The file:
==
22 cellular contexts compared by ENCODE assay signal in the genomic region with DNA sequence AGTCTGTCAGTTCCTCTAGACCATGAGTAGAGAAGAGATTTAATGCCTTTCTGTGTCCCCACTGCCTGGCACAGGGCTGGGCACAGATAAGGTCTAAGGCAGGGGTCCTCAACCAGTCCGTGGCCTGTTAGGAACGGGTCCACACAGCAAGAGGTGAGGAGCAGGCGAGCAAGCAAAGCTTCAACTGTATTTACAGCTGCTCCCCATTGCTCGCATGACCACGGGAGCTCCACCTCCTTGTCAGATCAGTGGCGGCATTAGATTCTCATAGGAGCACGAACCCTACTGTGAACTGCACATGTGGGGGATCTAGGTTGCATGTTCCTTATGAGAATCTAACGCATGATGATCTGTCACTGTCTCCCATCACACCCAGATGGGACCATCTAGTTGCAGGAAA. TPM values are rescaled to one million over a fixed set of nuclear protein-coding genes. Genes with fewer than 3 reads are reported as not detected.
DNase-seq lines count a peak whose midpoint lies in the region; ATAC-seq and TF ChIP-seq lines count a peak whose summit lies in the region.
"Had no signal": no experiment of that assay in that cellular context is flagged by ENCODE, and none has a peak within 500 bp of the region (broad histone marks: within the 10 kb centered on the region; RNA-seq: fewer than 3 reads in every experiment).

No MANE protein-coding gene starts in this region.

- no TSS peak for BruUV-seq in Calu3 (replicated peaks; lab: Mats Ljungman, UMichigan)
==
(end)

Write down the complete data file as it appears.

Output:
22 cellular contexts compared by ENCODE assay signal in the genomic region with DNA sequence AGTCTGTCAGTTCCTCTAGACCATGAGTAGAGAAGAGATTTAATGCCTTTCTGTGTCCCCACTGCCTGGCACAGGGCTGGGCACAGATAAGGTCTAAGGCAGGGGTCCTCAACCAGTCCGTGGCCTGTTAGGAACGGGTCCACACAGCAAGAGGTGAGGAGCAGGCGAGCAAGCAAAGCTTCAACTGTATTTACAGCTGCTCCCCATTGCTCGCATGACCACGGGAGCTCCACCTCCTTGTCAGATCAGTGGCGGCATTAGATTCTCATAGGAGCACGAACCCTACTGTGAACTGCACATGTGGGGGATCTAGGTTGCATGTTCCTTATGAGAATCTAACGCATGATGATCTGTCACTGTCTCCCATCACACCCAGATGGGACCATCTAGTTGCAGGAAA. TPM values are rescaled to one million over a fixed set of nuclear protein-coding genes. Genes with fewer than 3 reads are reported as not detected.
DNase-seq lines count a peak whose midpoint lies in the region; ATAC-seq and TF ChIP-seq lines count a peak whose summit lies in the region.
"Had no signal": no experiment of that assay in that cellular context is flagged by ENCODE, and none has a peak within 500 bp of the region (broad histone marks: within the 10 kb centered on the region; RNA-seq: fewer than 3 reads in every experiment).

No MANE protein-coding gene starts in this region.

- no TSS peak for BruUV-seq in Calu3 (replicated peaks; lab: Mats Ljungman, UMichigan)